M. de Rênal was taken up with this speculation when he caught sight of a peasant in the distance, a man of nearly six foot, who, in the early morning light, seemed entirely absorbed in measuring pieces of wood disposed on the towpath along the Doubs. This peasant did not appear at all pleased to see the approach of M. le Maire; for the pieces of wood obstructed the way, and were placed there contrary to regulations.
Père Sorel—for it was he—was very surprised, and still more gratified, at the singular proposition put to him by M. de Rênal concerning his son Julien. He heard it, even so, with that air of melancholy discontent and indifference with which the peasants of these mountains are so adept at cloaking their cunning. Slaves in the period of Spanish rule, they still retain the facial expression of the Egyptian Fellahin.
Sorel's response at first was nothing more than a lengthy recital of the deferential formulae he had by rote. While he repeated the empty phrases, with an unnatural smile reinforcing the air of insincerity, almost of rascality, natural to his face, the busy mind of the old peasant sought to fathom what motive could have brought so considerable a man to take his worthless son into his own house. He was extremely dissatisfied with Julien—and it was for him that M. de Rênal offered the unlooked-for wage of 300 francs a year, plus food, and even clothing. This last daring demand, which Père Sorel had the genius to put forward suddenly, had as quickly been accepted by M. de Rênal.
The demand impressed the Mayor. Since Sorel is not delighted and bowled over by my proposition as naturally he ought to be, it is obvious, said he to himself, that he has received offers from another party; and where could they come from if not from Valenod? It was in vain that M. De Rênal urged Sorel to conclude the deal on the spot; the old peasant's cunning obstinately refused that; he wished, he said, to consult his son—as if, in the provinces, a rich father consults a penniless son other than as a matter of form.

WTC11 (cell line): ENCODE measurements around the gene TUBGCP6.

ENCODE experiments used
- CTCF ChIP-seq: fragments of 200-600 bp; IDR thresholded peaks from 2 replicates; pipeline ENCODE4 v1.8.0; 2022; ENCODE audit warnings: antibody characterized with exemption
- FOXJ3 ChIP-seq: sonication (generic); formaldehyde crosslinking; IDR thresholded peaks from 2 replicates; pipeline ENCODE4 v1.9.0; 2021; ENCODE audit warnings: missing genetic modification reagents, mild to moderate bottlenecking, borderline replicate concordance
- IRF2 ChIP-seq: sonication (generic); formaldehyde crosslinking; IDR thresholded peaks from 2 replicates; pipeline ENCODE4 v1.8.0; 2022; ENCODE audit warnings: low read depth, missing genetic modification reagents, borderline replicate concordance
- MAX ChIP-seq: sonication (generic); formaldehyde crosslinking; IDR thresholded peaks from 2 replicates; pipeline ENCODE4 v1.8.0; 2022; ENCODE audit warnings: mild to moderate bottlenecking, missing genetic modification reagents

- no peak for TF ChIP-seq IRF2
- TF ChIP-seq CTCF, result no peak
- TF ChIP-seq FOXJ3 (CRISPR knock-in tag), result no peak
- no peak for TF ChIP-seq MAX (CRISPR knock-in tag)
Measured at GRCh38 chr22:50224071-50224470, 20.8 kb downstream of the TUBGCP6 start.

Lisa Rofel (1997)
During the time I spent at Zhenfu Silk Weaving Factory, I was struck by three particular spatial sites in which distinct cohorts of workers marked out their identity. The most dramatic, it appeared to me, was the one entailing the reappropriation of public space. In the context of economic reform, resting rather than working formed part of a political assertion about the identity of a good worker. A group of six or seven women on the A shift of Zhenfu's Number Two Prep Shop had claimed a comfortable and visible place to take breaks, where it would be clear to all that they were not at their work positions: a small table just off the shop floor, in full view of the shift leader's desk and the front entrance to the shop. It was the only place to sit down. This was no simple matter of taking long breaks. These women flaunted their presence by sitting and loudly complaining about the new production pressures...